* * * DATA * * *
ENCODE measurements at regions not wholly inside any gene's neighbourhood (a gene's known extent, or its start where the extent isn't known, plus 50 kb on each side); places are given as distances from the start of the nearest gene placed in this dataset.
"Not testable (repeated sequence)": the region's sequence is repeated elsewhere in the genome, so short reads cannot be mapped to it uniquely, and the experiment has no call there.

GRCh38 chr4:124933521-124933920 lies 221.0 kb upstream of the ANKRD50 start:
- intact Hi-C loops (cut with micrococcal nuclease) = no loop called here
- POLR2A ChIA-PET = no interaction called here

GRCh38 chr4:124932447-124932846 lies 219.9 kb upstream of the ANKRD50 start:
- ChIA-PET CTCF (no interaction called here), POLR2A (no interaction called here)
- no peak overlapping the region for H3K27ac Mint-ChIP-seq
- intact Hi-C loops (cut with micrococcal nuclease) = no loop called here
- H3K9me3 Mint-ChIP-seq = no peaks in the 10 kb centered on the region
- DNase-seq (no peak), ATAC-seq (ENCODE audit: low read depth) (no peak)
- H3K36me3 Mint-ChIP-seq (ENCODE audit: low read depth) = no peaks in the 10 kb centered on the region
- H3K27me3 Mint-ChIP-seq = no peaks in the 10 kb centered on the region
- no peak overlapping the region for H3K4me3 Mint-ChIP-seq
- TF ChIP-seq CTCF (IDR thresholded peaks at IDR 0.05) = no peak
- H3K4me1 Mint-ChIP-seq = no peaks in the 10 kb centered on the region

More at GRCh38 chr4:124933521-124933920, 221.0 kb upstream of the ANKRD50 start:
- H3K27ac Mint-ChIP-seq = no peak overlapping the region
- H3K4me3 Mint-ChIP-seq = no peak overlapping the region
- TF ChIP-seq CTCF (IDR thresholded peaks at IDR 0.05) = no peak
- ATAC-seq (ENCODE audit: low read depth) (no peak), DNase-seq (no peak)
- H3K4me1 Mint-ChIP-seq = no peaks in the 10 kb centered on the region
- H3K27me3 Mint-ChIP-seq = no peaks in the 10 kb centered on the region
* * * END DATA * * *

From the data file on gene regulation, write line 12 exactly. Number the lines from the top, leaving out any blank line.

- H3K36me3 Mint-ChIP-seq (ENCODE audit: low read depth) = no peaks in the 10 kb centered on the region